David Chalmers, a highly systematic philosopher, recently compiled his works concerning consciousness into a huge book. By huge here I mean around 600 pages. It can be roughly divided into the problems, the science, the metaphysics, the concepts, the contents, and the unity of consciousness. It is hard to imagine that in this era a single philosopher can manage to cover all these grounds, especially given that he also has big theories in semantics and metaphysics.
I am lucky enough to have a chance to write a review for this "monsterpiece" (Bill Lycan uses this term to describe Making It Explicit), though the journal is far from first-rate. But it is good enough for me at this stage. My tentative plan is to situate the book into larger contexts: the first will be the relations between mind, language, and metaphysics, and the second will be the debate between empiricists and rationalists.
Chalmers has developed a sophisticated version of two-dimensional semantics since more than a decade ago, and he systematically applies it to his views on consciousness and metaphysics. This is extraordinary. He sometimes postulates a third kind of content, for example the Edenic content in perception. This is related to his commitment of "semantic pluralism."
I think it is even more interesting if we place Chalmers into the empiricist-rationalist debate. This debate has lasted for several centuries, so it is impossible to do justice to all aspects of it when talking about it, but roughly, we can say that typical rationalists defend innateness in mind, analyticity in language, necessity in metaphysics, and apriority in epistemology. Empiricists tend to deny one or more of them. Representatives for this debate in the twentieth century are Quine (empiricist) and Kripke (rationalist). In the long run, it seems that it is Kripke who wins the game: in particular, his revival of modality animates tons of projects in later analytic philosophy. Contemporary rationalists, including Brandom, Peacocke, and many others, have successfully and fruitfully developed their projects based on modality. Now I propose that Chalmers is one among them. He is often classified as a philosopher of mind specializing in consciousness, but I think this conception of his projects is far too narrow. I think a correct conception of his projects is to view him as a rationalist, who theorizes about modality and related notions, with an emphasis on issues concerning consciousness.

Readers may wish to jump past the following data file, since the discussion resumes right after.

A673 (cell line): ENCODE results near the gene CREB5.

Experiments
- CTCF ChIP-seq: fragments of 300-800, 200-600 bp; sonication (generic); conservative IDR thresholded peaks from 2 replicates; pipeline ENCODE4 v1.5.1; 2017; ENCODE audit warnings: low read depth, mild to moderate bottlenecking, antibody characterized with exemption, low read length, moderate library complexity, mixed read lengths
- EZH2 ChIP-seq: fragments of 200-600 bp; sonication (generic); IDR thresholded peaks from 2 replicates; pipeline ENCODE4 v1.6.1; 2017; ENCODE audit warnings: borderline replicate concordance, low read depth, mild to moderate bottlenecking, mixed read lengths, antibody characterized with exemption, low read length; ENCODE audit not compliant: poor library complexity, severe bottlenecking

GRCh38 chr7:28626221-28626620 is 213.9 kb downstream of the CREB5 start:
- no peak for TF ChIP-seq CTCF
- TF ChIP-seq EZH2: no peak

Do I believe in rationalism broadly construed? I don't know. This question is too big for someone like me to answer. All I can say is that to understand more about the empiricist-rationalist debate will be my main life project. In the past few years, I was educated in the empiricist tradition: I started with Quine, and spent some time on Davidson, and ended up writing a long thesis on McDowell. For now, I am still a minimal empiricist. However, in the course of this education, I have been thinking about whether we can really do without necessity and apriority, or even analyticity. Now I am in the East Coast, and here is definitely rationalistic, at least by my own judgment (and contemporary empiricism is pretty weak anyway; Davidson attempts to kill empiricism in his dismantling of scheme-content dualism, and though McDowell insists on empiricism, he is too often to be dismissed by the main stream analytic philosophy). I treasure this environment, since it forces me to take rationalists more seriously: in the past, I did not dismiss them (I am not that arrogant), but I simply did not have a chance to study them more. Now I am able to do that. The first step is to study Chalmers more, and I do so by forcing myself with a deadline: a deadline for the review.